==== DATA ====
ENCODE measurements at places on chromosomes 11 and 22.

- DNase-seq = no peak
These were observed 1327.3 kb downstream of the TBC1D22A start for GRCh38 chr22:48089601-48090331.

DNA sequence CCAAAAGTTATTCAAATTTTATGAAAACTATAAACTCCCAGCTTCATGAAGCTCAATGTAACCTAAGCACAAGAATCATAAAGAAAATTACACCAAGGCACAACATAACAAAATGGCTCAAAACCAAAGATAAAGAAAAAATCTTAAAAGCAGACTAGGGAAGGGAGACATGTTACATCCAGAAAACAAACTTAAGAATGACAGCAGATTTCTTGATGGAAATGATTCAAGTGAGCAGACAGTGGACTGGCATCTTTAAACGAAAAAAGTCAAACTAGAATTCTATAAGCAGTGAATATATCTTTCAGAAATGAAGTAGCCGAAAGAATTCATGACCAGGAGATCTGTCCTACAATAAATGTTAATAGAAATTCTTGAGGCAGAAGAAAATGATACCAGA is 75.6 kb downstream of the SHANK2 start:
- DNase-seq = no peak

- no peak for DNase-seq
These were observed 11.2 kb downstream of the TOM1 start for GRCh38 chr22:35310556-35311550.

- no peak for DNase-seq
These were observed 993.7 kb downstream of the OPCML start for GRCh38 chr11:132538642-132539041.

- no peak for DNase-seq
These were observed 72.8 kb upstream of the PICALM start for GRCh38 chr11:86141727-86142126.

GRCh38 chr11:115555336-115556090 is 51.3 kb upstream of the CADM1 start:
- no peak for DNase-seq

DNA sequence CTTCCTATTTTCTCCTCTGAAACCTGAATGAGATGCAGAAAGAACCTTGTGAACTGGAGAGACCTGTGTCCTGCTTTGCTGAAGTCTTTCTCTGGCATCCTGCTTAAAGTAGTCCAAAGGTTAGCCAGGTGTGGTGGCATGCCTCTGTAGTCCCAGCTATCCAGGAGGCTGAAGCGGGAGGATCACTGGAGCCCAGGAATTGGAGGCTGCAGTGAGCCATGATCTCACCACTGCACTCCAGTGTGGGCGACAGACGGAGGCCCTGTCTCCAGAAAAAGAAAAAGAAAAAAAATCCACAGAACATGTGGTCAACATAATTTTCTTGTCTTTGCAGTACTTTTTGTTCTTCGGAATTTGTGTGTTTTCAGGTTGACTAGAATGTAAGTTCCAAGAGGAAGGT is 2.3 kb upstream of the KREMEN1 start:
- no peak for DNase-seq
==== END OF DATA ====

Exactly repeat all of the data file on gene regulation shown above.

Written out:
ENCODE measurements at places on chromosomes 11 and 22.

- DNase-seq = no peak
These were observed 1327.3 kb downstream of the TBC1D22A start for GRCh38 chr22:48089601-48090331.

DNA sequence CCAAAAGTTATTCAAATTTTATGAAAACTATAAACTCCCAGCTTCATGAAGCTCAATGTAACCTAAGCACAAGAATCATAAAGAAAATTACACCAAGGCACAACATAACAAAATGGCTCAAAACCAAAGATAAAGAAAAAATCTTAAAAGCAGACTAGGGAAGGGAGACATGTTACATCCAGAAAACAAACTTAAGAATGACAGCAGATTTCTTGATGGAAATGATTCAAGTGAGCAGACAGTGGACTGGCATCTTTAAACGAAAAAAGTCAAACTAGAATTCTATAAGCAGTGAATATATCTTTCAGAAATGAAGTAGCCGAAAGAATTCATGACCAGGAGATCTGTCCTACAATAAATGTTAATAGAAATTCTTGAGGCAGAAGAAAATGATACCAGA is 75.6 kb downstream of the SHANK2 start:
- DNase-seq = no peak

- no peak for DNase-seq
These were observed 11.2 kb downstream of the TOM1 start for GRCh38 chr22:35310556-35311550.

- no peak for DNase-seq
These were observed 993.7 kb downstream of the OPCML start for GRCh38 chr11:132538642-132539041.

- no peak for DNase-seq
These were observed 72.8 kb upstream of the PICALM start for GRCh38 chr11:86141727-86142126.

GRCh38 chr11:115555336-115556090 is 51.3 kb upstream of the CADM1 start:
- no peak for DNase-seq

DNA sequence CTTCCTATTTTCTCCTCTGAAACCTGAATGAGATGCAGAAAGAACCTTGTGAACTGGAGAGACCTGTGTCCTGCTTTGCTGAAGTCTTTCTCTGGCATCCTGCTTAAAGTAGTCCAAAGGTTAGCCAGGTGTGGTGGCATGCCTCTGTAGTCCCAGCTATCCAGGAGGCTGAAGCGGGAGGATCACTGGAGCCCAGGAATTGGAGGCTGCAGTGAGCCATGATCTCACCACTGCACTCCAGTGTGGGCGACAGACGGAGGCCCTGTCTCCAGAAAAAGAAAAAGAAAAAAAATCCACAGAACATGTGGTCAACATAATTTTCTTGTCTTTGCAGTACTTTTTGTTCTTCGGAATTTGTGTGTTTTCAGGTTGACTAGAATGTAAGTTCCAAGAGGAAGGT is 2.3 kb upstream of the KREMEN1 start:
- no peak for DNase-seq